Radioactivity levels in water increased dramatically at Fukushima reactor units 1 and 2. Moreover, Cs-134 and I-129 levels 15km offshore now exceed safety standards. TEPCO pumped contaminated water out of the tunnel of reactor unit 2 into a reactor condenser but TEPCO has run out of places to store radioactive water from other reactors. The lack of storage tanks for radioactive water is stopping TEPCO from restoring the cooling systems of the damaged reactors. TEPCO is trying to finish building makeshift storage tanks by the end of May.
Moreover, new measurements show that the spent fuel pool water of unit 4 contains high levels of radioactive cesium and iodine, indicating that the spent fuel's cladding has been damaged. This will complicate removal of spent fuel from the damaged facility.
The good news is that environmental monitoring shows that airborne releases of radioactivity have greatly decreased. Efforts to cool the reactors has successfully kept airborne radionuclide releases down while producing increasing amounts of radioactive waste water.
TEPCO collected wastewater samples from the No.1 and No.2 reactors on Wednesday, and found that radioactivity levels had increased dramatically during the past week.
According to TEPCO, 400 becquerels of iodine-131 and 53 becquerels of cesium-134 per cubic centimeter were detected in the wastewater of the No.1 reactor. These levels are 6 times and 38 times higher than a week ago respectively. In the No.2 reactor, 610 becquerels of iodine-131 and 7.9 becquerels of cesium-134 per cubic centimeter were detected. These levels are 17 times and 8 times higher than a week ago respectively.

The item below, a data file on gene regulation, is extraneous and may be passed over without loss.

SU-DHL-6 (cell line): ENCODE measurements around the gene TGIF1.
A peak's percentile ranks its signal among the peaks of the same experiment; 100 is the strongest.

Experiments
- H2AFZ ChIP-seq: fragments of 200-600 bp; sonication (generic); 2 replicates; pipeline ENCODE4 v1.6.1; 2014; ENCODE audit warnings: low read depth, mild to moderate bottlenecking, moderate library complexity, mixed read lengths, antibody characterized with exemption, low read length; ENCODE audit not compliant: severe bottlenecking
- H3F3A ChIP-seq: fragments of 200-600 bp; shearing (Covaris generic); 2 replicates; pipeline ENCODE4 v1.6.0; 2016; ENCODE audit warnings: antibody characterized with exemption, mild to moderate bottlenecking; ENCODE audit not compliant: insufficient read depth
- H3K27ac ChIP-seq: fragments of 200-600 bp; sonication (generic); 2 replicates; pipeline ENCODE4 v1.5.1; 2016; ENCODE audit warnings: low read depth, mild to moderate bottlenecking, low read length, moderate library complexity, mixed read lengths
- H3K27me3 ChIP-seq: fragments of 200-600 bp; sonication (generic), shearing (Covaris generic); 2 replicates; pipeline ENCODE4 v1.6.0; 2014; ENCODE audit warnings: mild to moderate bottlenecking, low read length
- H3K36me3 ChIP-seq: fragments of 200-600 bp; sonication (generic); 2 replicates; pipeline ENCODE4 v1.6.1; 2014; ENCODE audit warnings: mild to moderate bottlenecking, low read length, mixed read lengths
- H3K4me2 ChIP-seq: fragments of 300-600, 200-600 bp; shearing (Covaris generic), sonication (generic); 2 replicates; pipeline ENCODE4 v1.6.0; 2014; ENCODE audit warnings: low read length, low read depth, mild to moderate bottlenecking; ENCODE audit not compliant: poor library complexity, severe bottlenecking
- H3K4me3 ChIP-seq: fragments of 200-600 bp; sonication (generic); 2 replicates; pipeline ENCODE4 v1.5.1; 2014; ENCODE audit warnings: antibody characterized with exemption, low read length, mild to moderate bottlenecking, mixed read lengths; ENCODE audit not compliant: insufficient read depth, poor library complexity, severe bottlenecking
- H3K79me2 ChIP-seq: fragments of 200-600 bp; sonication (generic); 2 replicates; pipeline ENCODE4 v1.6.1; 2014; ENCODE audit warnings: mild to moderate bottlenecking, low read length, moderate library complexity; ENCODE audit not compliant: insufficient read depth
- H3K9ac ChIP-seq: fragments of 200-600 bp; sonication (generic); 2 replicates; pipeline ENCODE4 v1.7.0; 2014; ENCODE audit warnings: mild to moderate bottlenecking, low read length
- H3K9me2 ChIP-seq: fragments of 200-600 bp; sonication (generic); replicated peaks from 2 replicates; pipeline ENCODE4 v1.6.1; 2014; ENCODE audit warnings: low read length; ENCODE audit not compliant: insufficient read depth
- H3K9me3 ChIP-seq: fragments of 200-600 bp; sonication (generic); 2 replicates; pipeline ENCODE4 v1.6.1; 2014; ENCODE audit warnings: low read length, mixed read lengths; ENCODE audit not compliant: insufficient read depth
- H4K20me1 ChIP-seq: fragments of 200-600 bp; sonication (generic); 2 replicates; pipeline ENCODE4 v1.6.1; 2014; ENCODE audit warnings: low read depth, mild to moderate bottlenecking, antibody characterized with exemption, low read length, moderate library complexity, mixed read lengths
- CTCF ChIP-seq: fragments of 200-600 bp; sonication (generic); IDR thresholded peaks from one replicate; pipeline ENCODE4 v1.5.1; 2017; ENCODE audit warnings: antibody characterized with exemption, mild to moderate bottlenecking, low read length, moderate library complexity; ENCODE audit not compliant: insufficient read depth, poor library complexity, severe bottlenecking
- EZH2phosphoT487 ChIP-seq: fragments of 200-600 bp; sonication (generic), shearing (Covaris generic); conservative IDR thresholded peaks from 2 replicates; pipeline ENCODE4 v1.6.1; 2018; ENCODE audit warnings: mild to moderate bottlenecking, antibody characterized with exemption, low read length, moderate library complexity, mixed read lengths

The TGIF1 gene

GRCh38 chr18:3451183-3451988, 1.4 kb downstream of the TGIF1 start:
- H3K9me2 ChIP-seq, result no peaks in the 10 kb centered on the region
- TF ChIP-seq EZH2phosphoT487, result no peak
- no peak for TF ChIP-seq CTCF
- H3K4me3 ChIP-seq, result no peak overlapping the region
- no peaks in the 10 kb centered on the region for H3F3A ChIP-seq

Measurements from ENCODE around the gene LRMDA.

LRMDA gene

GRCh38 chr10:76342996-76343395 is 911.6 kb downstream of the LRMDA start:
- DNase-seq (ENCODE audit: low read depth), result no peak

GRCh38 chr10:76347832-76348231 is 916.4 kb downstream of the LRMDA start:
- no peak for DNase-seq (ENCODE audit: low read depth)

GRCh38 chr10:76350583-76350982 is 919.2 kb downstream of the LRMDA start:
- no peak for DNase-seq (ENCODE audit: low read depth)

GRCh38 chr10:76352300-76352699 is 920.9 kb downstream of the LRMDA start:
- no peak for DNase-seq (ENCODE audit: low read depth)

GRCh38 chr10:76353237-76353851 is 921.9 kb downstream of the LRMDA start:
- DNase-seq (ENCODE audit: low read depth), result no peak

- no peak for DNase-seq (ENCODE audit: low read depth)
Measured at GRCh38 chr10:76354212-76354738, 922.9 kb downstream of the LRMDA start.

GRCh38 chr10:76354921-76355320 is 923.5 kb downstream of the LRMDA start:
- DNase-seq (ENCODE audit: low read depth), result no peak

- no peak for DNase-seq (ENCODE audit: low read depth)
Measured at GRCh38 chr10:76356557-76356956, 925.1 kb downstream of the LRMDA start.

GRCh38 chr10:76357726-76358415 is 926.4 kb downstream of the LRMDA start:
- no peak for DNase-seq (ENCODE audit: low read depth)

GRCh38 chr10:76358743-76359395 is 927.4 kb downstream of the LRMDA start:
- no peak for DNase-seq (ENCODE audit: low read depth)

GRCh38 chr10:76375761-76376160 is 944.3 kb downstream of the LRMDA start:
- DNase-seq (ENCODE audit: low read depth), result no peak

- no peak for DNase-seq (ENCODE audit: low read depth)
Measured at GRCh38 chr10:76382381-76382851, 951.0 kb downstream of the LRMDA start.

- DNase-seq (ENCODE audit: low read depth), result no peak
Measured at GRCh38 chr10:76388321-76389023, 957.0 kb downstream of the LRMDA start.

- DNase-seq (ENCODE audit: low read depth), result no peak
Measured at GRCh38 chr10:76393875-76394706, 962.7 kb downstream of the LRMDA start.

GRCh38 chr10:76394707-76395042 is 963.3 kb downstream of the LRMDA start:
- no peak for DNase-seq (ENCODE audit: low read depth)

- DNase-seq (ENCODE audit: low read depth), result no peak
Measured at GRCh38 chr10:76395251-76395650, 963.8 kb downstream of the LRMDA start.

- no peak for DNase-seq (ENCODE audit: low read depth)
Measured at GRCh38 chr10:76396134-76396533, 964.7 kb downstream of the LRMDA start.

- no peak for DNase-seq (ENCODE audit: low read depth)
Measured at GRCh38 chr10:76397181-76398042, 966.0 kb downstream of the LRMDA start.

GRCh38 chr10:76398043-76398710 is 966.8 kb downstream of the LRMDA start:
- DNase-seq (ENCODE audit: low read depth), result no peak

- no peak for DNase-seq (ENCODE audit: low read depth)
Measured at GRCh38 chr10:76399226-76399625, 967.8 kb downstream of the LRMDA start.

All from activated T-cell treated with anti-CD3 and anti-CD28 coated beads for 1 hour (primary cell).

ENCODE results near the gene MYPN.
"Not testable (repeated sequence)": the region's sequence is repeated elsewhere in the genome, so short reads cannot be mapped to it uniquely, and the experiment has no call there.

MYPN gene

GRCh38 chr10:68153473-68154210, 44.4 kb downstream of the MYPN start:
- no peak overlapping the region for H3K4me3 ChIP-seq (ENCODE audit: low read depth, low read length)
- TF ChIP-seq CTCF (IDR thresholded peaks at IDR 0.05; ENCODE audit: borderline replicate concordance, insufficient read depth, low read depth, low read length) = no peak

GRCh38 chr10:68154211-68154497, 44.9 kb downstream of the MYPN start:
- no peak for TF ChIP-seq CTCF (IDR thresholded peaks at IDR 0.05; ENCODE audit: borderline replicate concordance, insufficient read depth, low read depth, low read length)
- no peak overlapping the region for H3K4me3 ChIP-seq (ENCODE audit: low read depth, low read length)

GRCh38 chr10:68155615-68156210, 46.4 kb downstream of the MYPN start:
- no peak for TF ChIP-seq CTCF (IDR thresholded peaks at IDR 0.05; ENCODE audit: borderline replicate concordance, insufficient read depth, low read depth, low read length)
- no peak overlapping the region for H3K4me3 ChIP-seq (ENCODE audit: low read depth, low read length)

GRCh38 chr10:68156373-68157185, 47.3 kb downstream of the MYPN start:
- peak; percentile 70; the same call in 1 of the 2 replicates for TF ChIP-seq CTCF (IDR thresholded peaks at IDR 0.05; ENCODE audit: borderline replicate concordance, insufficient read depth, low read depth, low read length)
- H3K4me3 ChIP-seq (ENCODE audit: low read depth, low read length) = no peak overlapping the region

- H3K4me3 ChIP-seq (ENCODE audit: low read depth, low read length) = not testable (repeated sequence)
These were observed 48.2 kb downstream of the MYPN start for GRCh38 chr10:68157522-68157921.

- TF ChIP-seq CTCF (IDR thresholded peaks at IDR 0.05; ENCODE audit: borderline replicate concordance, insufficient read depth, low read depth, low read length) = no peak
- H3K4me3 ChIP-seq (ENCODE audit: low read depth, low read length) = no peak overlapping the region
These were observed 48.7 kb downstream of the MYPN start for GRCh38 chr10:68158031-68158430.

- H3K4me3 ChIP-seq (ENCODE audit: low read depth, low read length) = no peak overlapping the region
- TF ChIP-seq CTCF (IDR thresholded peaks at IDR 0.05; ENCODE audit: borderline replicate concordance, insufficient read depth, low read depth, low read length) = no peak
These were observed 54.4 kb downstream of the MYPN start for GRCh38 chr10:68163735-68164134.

However, radioactive contamination has grown worse 10 miles offshore.
Safety standards are exceeded for I-131 and CS-134 15km offshore.
TEPCO data show that spent fuel pool water at unit 4 is contaminated with dangerous levels of radioactive cesium and iodine. This means that spent fuel rods were damaged when water levels dropped and fires were observed in the vicinity of the spent fuel pool.
NOAA's NCOM model shows that an eddy has formed near the Fukushima reactor site, transporting the contaminated water offshore towards the rapid moving current called the Kuroshio extension, Japan's Gulf Stream.
TEPCO's inability to restore the cooling systems of the damaged reactors and spent fuel ponds will leave them vulnerable to aftershocks and other problems that might arise. The marine environment will continue to be threatened until TEPCO can properly store contaminated water.